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PSA: Apple just released a small-but-important security update for iPhones, iPads, and Macs to fix a couple of exploits. Users should probably install the patches as soon as possible, as Apple thinks attackers may have already exploited these flaws. The updates contain no other changes.
On Wednesday, Apple released iOS and iPadOS 15.6.1 along with macOS Monterey 12.5.1. The only changes these upgrades bring are fixes for two serious vulnerabilities that could let attackers execute arbitrary code on users' devices.
The first exploit – tagged CVE-2022-32894 – could grant programs kernel-level privileges with which to execute arbitrary code. The second – labeled CVE-2022-32893 – is a WebKit flaw that could let malicious web pages run arbitrary code. WebKit is the platform underpinning Apple's Mail app, Safari, and all iOS web browsers. Reports indicate bad actors have already started using both exploits.
Apple didn't release any other details about the vulnerabilities, crediting anonymous researchers with their discovery. However, the WebKit flaw's page on WebKit Bugzilla credits Yusuke Suzuki with reporting the exploit on August 4.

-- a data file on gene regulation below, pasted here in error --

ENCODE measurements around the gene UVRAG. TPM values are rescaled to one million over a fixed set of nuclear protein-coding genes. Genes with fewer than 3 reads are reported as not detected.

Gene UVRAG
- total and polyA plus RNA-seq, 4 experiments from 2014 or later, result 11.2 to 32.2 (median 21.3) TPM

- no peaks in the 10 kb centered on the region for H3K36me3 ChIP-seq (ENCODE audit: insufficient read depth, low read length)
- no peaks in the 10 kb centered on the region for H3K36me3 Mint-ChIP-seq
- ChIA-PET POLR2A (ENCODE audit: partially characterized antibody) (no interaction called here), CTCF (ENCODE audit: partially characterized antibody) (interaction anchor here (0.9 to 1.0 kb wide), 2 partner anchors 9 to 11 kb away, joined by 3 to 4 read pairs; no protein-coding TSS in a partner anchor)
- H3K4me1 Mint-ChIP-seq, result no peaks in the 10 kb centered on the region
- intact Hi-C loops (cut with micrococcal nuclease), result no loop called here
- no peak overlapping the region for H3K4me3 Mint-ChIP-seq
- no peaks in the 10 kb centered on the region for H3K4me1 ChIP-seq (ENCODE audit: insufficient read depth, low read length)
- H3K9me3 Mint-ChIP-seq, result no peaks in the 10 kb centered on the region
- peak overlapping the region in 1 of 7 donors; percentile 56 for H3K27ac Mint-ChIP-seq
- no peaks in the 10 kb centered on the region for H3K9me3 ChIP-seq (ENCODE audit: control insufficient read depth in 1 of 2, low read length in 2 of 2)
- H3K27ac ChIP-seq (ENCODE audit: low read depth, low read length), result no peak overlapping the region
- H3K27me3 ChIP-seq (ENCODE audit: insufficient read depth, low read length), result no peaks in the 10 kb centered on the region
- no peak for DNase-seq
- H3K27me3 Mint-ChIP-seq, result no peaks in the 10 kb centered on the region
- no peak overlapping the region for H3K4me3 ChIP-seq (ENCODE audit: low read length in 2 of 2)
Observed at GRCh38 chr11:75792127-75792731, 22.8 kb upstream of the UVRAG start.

iOS and iPadOS 15.6.1 are available for the iPhone 6s and later, all iPad Pro models, the iPad Air 2 and later, iPad 5th generation and newer, iPad mini 4 and later, and the 7th generation iPod touch. Users can update by heading to Settings > General > Software Update. Update macOS by navigating to System Preferences > Software Update.
A new version of watchOS (8.7.1) also went out on Wednesday, though without a description, so it isn't clear if it's connected to the same issue. That update is only available for the Apple Watch Series 3.
Although apple patched Monterey, it hasn't patched its predecessors – Big Sur and Catalina – which are still popular. It isn't known whether the older macOS versions are vulnerable or if Apple is prioritizing Monterey.
The latter has been the case before. Earlier this week, a security researcher discovered that Big Sur and Catalina are still susceptible to a severe exploit that Apple patched in Monterey last year. It could break through every macOS security layer and expose every file on a Mac. Last November, Apple fixed a vulnerability in Catalina only after many users suffered a cyberattack using the exploit. The company had long since patched Big Sur against the same flaw.